A Payette man will spend at least two decades in prison for murdering his former girlfriend.
Judge Susan E. Weibe of the 3rd Judicial Court in Payette on April 16 imposed a 23-year fixed sentence for second-degree murder.
Cody Hays, 24, will be eligible for parole after 23 years. He could serve an additional 20 years after that point, but if the Parole Board releases him, he will have to be monitored or supervised until he is 67 years old.
Hays agreed to the 23-year fixed sentence in February when he pleaded guilty to the second-degree murder of Amber Lee Schwenn.
Hays’ defense attorney, Phillip Heersink, asked the court for a seven-year indeterminate sentence in addition to the fixed sentence. The state recommended an indeterminate life sentence.
Heersink argued that Hays did not have a violent criminal record, and had been physically and sexually abused as a child. This past led him to substance abuse, Heersink said.
“We know in our dealings with people that are addicted to using drugs at a young age that they are emotionally stunted,” Heersink said. “Here is a 24-year-old man with a 14-year-old emotional depth.”
Weibe cited Hays’ “severe” substance abuse problem in her sentencing. She also said that based on the results of his psychological evaluation, Hays poses a high risk of violence again in the future.
The evaluation was conducted by forensic psychologist Chad Sombke, who concluded that Hays was a psychopath because he exhibited no emotion when recalling the details of the murder.
“When I’m looking at the protection of society, I have someone who presents a high risk to the public,” said Weibe.
According to deputy prosecuting attorney Josh Dolton, Sombke’s evaluation also concluded that Hays had an antisocial disorder, was impulsive, and the chances of him changing his lifestyle in the future “bodes poorly.”
Hays was arrested July 25 after Schwenn, 23, was found dead. He pleaded not guilty to homicide charges in August but changed his plea in February.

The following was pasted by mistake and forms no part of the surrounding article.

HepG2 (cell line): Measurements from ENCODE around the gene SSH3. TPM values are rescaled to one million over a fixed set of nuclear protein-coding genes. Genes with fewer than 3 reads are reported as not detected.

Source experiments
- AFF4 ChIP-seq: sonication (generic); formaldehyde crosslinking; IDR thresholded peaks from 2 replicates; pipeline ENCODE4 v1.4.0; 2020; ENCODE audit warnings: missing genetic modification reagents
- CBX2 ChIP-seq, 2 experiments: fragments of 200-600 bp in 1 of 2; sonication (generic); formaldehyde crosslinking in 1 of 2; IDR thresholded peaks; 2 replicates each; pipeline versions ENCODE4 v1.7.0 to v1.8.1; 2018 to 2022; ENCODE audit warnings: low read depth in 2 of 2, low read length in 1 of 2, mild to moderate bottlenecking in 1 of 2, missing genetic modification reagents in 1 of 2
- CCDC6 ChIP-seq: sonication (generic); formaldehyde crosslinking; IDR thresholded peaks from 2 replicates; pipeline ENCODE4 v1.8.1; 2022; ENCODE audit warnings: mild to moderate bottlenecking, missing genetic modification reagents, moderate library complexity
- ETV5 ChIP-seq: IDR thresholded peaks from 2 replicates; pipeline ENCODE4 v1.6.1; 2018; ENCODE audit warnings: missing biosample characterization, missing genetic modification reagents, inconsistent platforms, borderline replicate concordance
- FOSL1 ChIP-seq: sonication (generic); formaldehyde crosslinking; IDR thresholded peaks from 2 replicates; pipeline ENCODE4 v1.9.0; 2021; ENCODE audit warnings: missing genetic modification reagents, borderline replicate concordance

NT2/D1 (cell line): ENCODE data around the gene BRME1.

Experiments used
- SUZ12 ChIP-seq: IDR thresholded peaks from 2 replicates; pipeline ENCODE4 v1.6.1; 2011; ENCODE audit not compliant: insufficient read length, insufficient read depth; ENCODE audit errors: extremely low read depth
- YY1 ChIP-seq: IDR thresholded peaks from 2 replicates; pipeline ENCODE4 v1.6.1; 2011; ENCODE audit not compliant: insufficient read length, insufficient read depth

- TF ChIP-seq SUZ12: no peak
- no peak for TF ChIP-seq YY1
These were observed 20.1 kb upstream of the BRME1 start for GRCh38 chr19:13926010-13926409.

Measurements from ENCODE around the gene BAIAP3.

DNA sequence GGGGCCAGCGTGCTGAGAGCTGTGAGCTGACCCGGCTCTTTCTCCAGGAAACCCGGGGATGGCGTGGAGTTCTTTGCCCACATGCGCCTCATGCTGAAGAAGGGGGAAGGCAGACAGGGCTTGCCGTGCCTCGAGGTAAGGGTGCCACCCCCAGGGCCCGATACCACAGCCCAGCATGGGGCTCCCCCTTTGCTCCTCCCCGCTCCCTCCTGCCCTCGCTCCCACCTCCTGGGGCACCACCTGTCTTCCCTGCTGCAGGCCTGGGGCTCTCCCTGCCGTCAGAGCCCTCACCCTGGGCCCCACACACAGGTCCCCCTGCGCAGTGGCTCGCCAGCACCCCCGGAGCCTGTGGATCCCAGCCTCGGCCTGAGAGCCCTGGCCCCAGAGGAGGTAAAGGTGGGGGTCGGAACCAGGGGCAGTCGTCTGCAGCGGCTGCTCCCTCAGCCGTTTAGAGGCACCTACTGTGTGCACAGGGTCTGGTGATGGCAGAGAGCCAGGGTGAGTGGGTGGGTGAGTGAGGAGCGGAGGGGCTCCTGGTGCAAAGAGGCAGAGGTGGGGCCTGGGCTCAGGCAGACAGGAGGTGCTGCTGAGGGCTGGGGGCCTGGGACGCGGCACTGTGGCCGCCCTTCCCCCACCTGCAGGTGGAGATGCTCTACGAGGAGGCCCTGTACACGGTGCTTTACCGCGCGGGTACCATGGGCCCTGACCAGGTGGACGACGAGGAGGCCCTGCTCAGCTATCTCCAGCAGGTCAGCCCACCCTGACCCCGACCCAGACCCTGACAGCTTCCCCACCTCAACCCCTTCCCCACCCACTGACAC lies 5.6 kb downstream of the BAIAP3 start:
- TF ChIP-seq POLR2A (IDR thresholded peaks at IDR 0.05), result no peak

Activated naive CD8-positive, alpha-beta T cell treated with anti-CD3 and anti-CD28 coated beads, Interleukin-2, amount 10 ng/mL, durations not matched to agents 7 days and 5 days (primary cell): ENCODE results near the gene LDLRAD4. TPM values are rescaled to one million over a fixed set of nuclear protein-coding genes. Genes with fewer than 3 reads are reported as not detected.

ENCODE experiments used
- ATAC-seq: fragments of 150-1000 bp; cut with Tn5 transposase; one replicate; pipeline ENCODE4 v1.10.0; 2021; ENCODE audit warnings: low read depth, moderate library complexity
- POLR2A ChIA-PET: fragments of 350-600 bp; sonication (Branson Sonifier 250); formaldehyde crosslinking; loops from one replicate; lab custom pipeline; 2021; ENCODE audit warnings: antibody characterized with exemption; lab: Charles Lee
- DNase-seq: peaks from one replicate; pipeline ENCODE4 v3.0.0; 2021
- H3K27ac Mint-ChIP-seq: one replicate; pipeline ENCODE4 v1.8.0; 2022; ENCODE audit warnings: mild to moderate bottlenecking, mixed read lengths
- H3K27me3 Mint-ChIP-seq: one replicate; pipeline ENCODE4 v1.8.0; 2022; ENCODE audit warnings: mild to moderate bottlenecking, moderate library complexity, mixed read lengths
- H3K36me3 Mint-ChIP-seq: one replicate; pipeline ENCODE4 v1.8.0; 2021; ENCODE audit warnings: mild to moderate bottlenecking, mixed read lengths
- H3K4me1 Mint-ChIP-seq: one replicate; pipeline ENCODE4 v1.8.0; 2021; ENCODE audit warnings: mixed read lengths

A police report says Hays told officers he had killed Schwenn and that they could find her body at his apartment. Payette County Coroner Keith Schuller said Schwenn was strangled to death.
According to a statement made April 16 by county prosecuting attorney Anne-Marie Kelso, Schwenn visited Hays’ apartment to drop off their son before she went to work. She went inside, and they had an argument.
Hays said Schwenn slapped him. He then tripped over his sandal.
“Then I lost it,” Hays said in the interview. “I’ve never been that angry in my life.”
That is when he strangled Schwenn. According to a statement by Kelso, death by manual strangulation takes three to five minutes of continuous pressure before death occurs.
After he killed Schwenn, Hays did not call an ambulance or the police, nor did he try to resuscitate her. Instead, he called his friend, Patrick Covey, to the scene.
According to an audio interview played at the sentencing, Covey saw Schwenn’s body with a black cloth bag over her head. Hays had covered her face after he killed her.
Covey said Hays asked him to help bury the body. After Covey declined, Hays threatened to kill him.
Hays also contacted Ashley Stewart, a woman he was dating at the time. Her interview was played at the sentencing hearing as well.
Stewart said Hays asked her to come to his apartment, where she saw Schwenn’s body. She said she attempted CPR to no avail. Hays then pulled a chair next to Schwenn’s body, lit a cigarette and said he needed to cover his tracks.
Stewart said she told Hays to call the cops.
“Then he came after me,” she said.
Kelso said strife probably existed between Hays and Schwenn long before July 25. Previous cellphone records show he repeatedly asked her to date him again. There were also at least two witnesses who said he admitted to wanting to kill her prior to July 25.
Schwenn’s mother, Stacy Schwenn, spoke at the sentencing.
“I never thought that seeing my daughter off to work that one day would have been the last,” she said. “I wasn’t prepared to lose my child.”
Schwenn also shared a child with Joshua Lucas, who also spoke at the sentencing. He said their daughter, Kailey Lucas, was 2 years old when Schwenn died. He said Kailey carries a framed photo of her mother everywhere she goes.
“She wakes up every morning saying her mom is going to take her to school,” he said.
Weibe asked Hays if he had any comments prior to sentencing.
“If I could trade places with her, I would,” Hays said. “I can’t imagine losing my child, and I’m sorry you had to go through that. I take responsibility for it, and I’m sorry I can’t take it back.”